Most people walking down the aisle in New Hampshire aren’t thinking that divorce may be a possibility at some point. Statistically, however, it’s not uncommon for marriages to come to an unexpected end. The National Center for Biotechnology Information recently participated in a study conducted to help identify common reasons for divorce. For the study, 52 people who had divorced after initially participating in a communication and conflict resolution course were questioned to pinpoint factors that contributed to their marital problems.

Surprisingly, a significant amount of divorced individuals questioned felt that they didn’t receive enough premarital education even though they all had participated in a post-marital program. Religious differences were significant for just over 13 percent of the respondents questioned about their divorce factors. A book on this topic found that couples in same-faith marriages tend to be happier. Nearly 20 percent of former spouses who were questioned felt a lack of support from family was a major factor. In some instances, illnesses can take a toll on a marriage; more than 18 percent of divorced respondents cited health problems as a factor.

Nearly a quarter of survey participants cited some type of domestic violence as a major reason for their split. In more than 30 percent of the divorces evaluated, both partners referenced issues with substance abuse, and approximately 12 percent of respondents considered substance abuse to be the final straw that led to the end of the marriage. While financial problems, conflict and arguing, and getting married too young were higher-ranking factors, the top ones were infidelity and a lack of commitment.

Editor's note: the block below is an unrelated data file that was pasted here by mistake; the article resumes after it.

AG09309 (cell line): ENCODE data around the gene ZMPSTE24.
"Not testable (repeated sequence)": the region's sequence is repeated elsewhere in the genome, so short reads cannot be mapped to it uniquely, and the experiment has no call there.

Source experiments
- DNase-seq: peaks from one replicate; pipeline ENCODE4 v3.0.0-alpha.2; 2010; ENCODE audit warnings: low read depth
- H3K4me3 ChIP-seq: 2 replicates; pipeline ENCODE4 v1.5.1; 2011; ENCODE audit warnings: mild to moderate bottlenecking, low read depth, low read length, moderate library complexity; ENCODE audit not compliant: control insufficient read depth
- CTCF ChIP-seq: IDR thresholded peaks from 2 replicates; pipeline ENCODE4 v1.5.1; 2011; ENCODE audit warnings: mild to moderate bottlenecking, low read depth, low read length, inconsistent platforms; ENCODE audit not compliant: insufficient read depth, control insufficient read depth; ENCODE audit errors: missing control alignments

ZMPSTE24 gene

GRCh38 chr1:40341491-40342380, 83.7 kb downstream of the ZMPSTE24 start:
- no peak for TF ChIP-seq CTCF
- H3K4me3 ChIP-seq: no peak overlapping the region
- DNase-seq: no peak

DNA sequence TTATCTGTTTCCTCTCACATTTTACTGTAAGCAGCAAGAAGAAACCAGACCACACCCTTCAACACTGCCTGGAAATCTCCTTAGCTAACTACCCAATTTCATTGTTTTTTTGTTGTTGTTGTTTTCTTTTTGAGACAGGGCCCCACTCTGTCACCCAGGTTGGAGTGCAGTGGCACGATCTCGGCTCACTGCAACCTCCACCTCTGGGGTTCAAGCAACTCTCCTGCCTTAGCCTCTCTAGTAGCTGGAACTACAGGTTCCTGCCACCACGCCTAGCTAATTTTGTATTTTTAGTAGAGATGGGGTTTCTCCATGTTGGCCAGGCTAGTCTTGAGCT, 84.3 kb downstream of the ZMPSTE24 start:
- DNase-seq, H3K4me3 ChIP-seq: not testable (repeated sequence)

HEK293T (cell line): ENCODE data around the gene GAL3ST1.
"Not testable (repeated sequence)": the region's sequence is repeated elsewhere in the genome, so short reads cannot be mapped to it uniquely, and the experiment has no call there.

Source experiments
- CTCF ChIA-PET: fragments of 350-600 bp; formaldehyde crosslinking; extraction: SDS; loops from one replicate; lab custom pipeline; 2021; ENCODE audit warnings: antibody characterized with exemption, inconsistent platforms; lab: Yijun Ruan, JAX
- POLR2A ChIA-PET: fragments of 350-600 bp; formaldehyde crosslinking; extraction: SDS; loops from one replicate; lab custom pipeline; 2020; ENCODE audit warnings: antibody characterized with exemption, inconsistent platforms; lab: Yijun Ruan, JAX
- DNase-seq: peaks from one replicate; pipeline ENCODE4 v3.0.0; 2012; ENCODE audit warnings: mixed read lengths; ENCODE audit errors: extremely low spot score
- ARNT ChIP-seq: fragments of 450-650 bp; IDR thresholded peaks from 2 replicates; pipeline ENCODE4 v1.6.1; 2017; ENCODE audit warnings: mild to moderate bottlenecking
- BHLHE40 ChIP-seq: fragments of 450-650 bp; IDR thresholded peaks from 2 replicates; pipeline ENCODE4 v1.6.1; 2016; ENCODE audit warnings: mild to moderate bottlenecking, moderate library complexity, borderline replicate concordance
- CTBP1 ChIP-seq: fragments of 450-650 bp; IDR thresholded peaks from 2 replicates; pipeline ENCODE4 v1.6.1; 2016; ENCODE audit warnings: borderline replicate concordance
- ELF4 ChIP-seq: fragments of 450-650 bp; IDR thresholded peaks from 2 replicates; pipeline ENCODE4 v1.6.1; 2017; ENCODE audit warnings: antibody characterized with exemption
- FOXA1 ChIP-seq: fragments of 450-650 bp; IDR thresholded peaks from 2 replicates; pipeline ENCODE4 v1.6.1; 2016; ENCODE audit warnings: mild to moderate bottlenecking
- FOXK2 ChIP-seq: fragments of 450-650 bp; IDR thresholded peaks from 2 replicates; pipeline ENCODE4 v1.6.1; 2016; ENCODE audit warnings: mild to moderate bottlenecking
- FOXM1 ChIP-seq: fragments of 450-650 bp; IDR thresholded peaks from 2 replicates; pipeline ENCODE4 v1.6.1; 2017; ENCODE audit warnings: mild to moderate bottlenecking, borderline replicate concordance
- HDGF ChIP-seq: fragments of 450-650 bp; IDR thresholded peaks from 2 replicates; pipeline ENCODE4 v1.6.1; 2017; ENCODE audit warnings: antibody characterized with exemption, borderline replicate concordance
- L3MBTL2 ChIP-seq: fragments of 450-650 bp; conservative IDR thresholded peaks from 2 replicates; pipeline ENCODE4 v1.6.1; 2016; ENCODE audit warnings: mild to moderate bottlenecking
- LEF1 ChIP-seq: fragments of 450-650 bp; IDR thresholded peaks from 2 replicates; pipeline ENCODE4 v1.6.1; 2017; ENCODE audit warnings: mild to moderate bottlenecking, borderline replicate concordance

When divorce discussions involve an attorney, couples are sometimes advised to consider counseling before moving forward with the process of ending a marriage. If this isn’t a possibility, a lawyer may help a spouse looking to legally split from a partner work out issues such as asset division, custody of children, spousal support and plans for the marital home. Even if a prenuptial agreement was signed, a lawyer may recommend making appropriate adjustments, especially if marital assets are significant.